Whenever firefighters or other emergency personnel go out they're putting their lives on the line and when it happens at night or in bad weather, the danger is compounded.

When we learned from police that last Tuesday's fire at the Hometown Walmart was intentionally set it made us sick. A fire in a large facility with people inside during a snowstorm has all the ingredients for major disaster.

First, shoppers and store employees had to flee to the parking lot in the snow, wind and freezing temperatures. We all know how difficult and dangerous it can be to just move around outside during the height of a storm.

Then there's the risk to the emergency responders. Although they are well trained, driving any vehicle, let alone large fire equipment on untreated roads in bad weather, is extremely hazardous. When setting up to battle a building or dwelling fire in town during wintry weather, just trying to get to and dig out hydrants can be an ordeal.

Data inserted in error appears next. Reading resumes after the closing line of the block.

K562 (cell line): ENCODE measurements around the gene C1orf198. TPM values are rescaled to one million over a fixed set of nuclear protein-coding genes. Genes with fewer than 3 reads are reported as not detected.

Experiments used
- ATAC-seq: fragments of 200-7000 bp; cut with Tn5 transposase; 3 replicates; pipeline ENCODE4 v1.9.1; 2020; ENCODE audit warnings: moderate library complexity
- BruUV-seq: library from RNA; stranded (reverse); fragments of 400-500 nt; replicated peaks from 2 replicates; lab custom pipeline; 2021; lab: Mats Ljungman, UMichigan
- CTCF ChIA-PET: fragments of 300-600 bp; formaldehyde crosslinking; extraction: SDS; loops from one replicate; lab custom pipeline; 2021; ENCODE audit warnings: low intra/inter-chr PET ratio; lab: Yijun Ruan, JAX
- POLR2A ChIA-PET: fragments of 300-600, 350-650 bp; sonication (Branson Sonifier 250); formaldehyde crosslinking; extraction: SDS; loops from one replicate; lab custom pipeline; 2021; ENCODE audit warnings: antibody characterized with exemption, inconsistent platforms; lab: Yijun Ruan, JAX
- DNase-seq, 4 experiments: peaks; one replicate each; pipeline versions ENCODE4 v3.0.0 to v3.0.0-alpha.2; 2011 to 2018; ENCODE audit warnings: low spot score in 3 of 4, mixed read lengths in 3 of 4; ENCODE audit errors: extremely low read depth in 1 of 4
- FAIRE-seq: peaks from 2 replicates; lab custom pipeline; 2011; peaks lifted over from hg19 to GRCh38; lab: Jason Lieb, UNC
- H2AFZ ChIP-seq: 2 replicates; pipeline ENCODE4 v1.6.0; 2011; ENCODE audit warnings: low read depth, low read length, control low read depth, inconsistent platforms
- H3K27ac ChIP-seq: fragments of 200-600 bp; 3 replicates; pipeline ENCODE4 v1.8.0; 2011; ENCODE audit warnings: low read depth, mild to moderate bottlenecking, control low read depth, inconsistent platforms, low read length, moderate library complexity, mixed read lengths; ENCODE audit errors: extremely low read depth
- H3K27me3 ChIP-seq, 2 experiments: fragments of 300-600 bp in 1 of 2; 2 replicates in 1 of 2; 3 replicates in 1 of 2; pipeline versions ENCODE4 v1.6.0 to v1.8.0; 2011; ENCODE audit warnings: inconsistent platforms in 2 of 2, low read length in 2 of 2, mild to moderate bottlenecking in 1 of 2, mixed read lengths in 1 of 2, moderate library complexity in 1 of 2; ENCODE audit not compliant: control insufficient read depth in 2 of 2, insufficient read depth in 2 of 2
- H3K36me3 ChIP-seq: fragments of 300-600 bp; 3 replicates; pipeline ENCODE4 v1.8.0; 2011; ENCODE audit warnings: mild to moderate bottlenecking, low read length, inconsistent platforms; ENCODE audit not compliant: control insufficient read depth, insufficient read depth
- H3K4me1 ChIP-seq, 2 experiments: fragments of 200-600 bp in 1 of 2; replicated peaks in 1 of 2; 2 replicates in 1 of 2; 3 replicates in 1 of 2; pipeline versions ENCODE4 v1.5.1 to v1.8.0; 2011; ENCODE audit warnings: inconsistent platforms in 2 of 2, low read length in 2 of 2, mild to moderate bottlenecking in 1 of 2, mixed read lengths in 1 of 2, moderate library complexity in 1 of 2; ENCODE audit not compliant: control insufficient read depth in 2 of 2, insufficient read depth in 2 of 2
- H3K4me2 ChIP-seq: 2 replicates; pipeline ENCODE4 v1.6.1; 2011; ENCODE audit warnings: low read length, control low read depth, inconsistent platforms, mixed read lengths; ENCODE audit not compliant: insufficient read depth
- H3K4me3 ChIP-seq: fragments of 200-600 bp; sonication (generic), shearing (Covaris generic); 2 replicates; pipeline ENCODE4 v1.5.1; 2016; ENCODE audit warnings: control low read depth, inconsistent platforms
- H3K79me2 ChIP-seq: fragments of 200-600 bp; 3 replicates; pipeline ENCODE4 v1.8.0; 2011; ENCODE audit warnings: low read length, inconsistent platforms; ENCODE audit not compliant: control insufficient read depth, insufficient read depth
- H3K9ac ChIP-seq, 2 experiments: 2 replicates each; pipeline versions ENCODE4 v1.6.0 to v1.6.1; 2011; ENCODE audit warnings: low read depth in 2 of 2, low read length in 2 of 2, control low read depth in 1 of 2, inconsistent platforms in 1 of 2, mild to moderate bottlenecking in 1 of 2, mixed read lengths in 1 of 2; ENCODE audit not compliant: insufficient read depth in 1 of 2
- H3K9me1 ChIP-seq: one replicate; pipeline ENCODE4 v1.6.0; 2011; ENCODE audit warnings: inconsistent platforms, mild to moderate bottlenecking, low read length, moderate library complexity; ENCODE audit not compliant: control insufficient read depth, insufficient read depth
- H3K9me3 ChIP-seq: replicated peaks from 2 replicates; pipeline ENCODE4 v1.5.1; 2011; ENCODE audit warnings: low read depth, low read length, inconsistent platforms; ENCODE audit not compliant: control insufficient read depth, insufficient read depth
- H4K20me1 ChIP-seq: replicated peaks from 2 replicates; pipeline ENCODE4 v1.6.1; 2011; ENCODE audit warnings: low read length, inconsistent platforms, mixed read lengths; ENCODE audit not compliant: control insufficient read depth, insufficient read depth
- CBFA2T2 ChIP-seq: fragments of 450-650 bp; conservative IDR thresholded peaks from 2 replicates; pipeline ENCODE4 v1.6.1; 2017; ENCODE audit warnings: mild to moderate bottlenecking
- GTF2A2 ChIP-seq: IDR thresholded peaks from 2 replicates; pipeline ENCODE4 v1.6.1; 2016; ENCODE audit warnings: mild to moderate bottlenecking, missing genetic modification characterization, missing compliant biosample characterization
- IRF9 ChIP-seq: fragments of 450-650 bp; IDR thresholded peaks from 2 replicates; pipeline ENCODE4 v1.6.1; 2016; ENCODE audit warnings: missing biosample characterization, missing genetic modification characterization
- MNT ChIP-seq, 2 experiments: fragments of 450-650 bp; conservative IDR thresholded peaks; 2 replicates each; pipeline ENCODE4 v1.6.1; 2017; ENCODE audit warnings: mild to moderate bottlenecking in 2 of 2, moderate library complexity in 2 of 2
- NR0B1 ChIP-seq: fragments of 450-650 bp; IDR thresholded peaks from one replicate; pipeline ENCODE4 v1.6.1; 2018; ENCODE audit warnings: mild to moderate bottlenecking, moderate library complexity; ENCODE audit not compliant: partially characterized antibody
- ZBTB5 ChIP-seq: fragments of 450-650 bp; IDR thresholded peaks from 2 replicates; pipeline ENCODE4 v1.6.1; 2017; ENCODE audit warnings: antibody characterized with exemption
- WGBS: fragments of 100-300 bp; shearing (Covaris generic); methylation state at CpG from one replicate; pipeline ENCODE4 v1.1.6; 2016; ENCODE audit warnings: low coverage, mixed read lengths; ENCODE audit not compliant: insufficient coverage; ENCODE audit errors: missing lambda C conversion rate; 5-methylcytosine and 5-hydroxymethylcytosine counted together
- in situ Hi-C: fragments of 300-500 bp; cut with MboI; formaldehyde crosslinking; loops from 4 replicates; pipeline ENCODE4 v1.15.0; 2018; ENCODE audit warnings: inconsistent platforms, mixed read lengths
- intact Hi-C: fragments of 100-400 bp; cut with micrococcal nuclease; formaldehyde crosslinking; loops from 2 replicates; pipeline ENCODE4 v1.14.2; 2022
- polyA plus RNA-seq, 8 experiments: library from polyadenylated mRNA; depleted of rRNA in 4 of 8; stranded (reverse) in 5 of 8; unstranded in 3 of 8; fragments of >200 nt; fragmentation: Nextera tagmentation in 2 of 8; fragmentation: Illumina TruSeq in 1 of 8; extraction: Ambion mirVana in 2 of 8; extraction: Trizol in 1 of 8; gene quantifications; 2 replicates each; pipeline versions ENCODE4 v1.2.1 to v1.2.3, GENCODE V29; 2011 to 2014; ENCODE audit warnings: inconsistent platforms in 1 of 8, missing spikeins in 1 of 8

Freezing water is another big challenge to winter firefighting. Keeping the water circulating enough to prevent it from freezing is vital but then there's the threat of more ice developing from the backsplash of water on the ladders and other equipment. Heavy ice also increases the threat of collapse with structures.

Fortunately, no one was seriously injured or killed in the Hometown fire. That wasn't the case during an arson fire last month in New Albany, Indiana when 18-year old Cody Cashion, who was engaged in a property dispute with neighbors, fired a flare into the home of one of the residents.

The fire caused the smoke inhalation deaths of three small children. A fourth child was rescued by firefighters but suffered serious respiratory injury. The teen faces three counts of felony murder and arson causing serious bodily injury.

The teen said he didn't know there were young children asleep inside the home. Try explaining that to the family of the four small victims.

By Jim Zbick

editor@tnonline.com